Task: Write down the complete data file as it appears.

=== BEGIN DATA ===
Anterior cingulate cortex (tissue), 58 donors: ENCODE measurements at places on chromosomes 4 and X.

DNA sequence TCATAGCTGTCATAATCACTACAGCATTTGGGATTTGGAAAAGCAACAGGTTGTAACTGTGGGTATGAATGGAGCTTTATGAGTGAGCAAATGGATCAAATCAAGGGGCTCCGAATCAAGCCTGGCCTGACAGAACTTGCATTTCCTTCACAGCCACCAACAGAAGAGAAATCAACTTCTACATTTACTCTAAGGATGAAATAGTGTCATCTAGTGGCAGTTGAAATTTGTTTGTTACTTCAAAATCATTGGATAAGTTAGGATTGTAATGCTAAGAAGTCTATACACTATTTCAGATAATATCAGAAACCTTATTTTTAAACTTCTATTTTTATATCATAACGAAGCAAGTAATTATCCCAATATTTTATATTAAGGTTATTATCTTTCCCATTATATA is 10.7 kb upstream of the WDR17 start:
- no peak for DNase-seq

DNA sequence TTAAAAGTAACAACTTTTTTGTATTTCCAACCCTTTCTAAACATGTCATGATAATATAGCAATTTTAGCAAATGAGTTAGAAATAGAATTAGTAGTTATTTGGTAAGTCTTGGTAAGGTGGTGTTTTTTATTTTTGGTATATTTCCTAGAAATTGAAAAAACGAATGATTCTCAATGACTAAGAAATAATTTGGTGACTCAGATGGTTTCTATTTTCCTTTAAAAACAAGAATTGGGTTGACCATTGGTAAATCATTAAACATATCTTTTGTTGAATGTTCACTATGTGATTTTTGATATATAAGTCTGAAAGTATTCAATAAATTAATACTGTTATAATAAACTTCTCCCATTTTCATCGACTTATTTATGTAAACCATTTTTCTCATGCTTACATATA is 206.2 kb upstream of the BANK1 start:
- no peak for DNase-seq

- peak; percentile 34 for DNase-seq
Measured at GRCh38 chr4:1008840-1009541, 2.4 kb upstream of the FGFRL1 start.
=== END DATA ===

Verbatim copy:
Anterior cingulate cortex (tissue), 58 donors: ENCODE measurements at places on chromosomes 4 and X.

DNA sequence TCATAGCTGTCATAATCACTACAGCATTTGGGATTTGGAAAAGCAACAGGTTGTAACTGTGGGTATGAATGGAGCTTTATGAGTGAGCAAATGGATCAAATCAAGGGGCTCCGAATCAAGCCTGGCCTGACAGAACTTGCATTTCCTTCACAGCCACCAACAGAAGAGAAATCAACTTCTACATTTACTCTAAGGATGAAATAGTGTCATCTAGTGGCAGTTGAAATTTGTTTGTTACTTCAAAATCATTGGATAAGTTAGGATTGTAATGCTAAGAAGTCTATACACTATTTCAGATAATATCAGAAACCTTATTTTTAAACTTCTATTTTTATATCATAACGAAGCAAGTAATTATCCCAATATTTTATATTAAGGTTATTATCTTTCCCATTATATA is 10.7 kb upstream of the WDR17 start:
- no peak for DNase-seq

DNA sequence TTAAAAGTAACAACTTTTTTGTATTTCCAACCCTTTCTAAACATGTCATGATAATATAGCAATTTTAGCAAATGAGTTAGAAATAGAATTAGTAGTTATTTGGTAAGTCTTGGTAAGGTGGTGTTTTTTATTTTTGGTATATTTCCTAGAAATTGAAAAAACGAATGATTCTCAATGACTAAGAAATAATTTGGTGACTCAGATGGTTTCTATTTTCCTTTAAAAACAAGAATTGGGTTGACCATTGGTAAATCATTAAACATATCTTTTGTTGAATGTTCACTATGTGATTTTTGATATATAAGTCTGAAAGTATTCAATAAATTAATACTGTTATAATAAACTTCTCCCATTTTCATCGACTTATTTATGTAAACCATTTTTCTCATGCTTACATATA is 206.2 kb upstream of the BANK1 start:
- no peak for DNase-seq

- peak; percentile 34 for DNase-seq
Measured at GRCh38 chr4:1008840-1009541, 2.4 kb upstream of the FGFRL1 start.